WomenAid International



The Silk Road is the oldest and probably most well known trading route in the world and has a history stretching back several thousand years.  The 7000 mile route spanned China, Central Asia, Northern India, through the Parthians  - to the present day countries of Iran, Iraq, Jordan and Syria.  Although the direction and scale of contact varied over the centuries it has always played a role as a 'connecting' bridge between Asia and Europe, serving as a fundamental link for exchanging cultures, crafts, ideas, technologies, and beliefs.

Apart from being a major trading route the Great Silk Road was of immeasurable significance in the establishment and maintenance of diplomatic relations.  Today there is a revival of the Silk Road Diplomacy as technological advances in information communication systems and networks speed up the process of globalisation and increasing interdependence.  The dynamic development of political, trade and economic relations needs strengthening if mutually advantageous partnerships are to develop between all States on the Silk Road.

Interdependence and globalisation has led to an awareness of the unarguable fact that no country, however powerful it may be in military and economic terms, can face alone the challenges that call in question the survival of the whole of mankind.

Since the collapse of the Soviet Union and the consequent emergence of the five independent Central Asian republics of Uzbekistan, Kyrgystan, Turkmenistan, Kazakstan, and Tajikistan, major efforts have been undertaken to revive the Silk Road for cultural exchange, trade and tourism. The President of the Kyrgyz Republic, Askar Akaev, has expressed the hope that it will be "possible to create conditions for the transformation of the entire region into an area of stability, security, friendship, co-operation and equitable partnership".

The modern day arms race, local conflicts, terrorism, narcotic criminal activity, natural disasters and urgent unmet social needs are major problems leading to increased awareness of the need to resolve chronic problems by peaceful negotiation.  The advantages offered by regional integration and co-operation are clear and as information infrastructures enable the region to access the world-wide computer networks, the power of information technology can be harnessed in support of the drive for economic stability and the development of business and civil society.

The Silk Road has always been about connectivity and communication. The United States is actively promoting Silk Road development in recognition of the strategic importance of the countries encompassed within the Silk Road and in 1999 the U.S. Senate adopted a Silk Road Strategy Act.

According to U.S. Senator Sam Brownbeck who introduced the Bill to the Senate, "The Silk Road countries of the South Caucasus and Central Asia are at an historic crossroad: they are independent, they are at the juncture of many of today's major world forces, they are rich in natural resources, and they are in the midst of nation building."  He indicated the best way to help create conditions for stability and growth is by promoting regional co-operation and partnership.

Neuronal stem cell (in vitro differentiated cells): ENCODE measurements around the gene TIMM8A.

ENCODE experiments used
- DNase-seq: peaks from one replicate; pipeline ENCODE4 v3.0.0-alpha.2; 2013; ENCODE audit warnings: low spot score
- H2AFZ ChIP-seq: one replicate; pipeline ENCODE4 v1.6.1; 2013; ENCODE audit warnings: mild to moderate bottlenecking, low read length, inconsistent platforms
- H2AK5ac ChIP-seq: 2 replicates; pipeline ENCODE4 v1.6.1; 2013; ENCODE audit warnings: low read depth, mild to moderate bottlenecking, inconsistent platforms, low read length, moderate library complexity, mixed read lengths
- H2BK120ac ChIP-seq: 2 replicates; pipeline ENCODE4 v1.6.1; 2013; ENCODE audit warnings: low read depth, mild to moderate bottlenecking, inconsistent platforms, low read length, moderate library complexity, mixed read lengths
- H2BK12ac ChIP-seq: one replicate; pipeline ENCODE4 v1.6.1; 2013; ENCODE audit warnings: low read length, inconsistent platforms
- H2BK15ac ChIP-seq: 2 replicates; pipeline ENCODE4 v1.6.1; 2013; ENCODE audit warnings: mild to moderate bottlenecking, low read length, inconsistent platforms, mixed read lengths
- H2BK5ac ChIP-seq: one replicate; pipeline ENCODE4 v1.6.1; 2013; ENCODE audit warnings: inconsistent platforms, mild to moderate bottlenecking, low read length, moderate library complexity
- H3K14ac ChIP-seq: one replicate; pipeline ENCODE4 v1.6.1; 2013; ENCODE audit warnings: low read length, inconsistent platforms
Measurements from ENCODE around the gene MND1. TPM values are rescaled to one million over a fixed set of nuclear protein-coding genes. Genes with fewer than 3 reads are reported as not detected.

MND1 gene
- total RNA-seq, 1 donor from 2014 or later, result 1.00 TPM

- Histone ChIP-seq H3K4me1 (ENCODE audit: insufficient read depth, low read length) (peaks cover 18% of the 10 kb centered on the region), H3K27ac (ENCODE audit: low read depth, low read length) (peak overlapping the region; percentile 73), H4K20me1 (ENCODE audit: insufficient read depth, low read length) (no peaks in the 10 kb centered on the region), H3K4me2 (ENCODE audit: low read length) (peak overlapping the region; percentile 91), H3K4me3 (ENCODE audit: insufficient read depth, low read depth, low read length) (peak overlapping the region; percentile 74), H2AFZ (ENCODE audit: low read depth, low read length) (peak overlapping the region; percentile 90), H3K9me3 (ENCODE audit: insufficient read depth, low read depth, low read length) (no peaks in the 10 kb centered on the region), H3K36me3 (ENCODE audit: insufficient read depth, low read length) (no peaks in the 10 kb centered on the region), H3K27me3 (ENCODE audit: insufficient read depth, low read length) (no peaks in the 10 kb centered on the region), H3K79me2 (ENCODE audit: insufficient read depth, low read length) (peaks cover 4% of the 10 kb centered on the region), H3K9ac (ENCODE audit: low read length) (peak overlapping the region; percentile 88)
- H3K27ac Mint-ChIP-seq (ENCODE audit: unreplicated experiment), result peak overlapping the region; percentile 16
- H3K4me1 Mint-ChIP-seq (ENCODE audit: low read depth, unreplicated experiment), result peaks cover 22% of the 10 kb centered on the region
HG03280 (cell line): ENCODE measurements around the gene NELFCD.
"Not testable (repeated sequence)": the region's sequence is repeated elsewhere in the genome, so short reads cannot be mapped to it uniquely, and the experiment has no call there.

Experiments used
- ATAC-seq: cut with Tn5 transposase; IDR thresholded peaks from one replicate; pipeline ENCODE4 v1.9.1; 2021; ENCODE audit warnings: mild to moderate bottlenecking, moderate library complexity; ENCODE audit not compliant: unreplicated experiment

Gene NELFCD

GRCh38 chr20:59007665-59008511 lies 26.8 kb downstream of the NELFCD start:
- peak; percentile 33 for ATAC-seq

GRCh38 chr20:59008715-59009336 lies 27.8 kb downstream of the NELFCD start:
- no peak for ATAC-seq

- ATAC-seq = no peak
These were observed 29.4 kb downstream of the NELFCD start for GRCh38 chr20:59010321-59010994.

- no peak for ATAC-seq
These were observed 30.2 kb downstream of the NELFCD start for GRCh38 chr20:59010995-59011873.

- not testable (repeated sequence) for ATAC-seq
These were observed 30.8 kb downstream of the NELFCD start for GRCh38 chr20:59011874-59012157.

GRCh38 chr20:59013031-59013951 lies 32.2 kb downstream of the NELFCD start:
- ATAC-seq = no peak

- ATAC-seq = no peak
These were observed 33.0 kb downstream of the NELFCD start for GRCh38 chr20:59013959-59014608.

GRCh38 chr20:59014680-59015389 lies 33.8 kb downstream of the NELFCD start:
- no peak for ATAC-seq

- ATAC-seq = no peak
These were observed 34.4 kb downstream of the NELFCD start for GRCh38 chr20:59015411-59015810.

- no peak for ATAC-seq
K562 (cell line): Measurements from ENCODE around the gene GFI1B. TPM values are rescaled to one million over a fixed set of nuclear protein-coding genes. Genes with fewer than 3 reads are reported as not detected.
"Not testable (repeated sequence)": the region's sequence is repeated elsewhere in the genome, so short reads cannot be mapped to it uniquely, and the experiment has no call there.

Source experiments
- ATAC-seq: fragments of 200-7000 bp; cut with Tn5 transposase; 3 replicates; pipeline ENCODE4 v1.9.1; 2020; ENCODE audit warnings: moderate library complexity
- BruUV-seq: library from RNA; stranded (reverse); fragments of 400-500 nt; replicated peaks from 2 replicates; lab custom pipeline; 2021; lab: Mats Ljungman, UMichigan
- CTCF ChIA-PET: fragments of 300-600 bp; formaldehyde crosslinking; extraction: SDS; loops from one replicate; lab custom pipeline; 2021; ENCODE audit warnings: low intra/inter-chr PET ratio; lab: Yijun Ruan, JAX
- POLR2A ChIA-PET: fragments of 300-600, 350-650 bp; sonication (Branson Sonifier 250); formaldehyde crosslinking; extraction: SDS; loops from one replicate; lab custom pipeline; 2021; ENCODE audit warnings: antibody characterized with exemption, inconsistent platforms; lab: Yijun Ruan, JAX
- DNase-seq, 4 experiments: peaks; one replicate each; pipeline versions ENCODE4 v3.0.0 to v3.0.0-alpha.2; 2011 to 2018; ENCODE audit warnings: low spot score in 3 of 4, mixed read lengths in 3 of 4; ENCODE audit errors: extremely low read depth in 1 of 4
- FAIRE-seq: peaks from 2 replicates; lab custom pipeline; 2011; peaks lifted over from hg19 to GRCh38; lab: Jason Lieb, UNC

WomenAid International, working in Silk Road countries of Central Asia and the Caucasus since 1994, has implemented humanitarian, development and reconstruction programmes during the years of great need and has remained in the region to develop programmes assisting vulnerable women and children.

The WomenAid Silk Road Stategy is designed to support disadvantaged women and children in Silk Road countries through projects that:
  • empower women through training and capacity building;
  • facilitate networking and information dissemination;
  • support civil society development initiatives and sustainable development;
  • establish microcredit groups;
  • promote human rights awareness and action against violence;
  • develop child well-being and women’s health projects;
  • professional training and skills update;
  • provide humanitarian aid.


The countries included in the WomenAid Silk Road Strategy are Armenia, Azerbaijan, Bhutan, China, DPR Korea, Egypt, Georgia, Israel, Iran, Iraq, Japan, Jordan, Kazakhstan, Kyrgyzstan, Mongolia, Nepal, Pakistan, Republic of Korea, Russian Federation, Syrian Arab Republic, Tajikistan, Turkey, Turkmenistan, Uzbekistan as well as Afghanistan, northern India and the Balkans.


Within countries on the Great Silk Road trade routes some of the most disadvantaged women and children in the world are struggling to survive.  Through its Silk Road Strategy, WomenAid continues to work supportively in the region and is seeking funds for its programmes to assist women and children of the Silk Road - from China and Afghanistan to Palestine and the Balkans.
WomenAid International is helping to meet their needs.   You can help!

  Children of the Silk Road     Silk Road Women     Silk Road Internet Initiative


WOMENAID International 
WomenAid International Copyright © 2000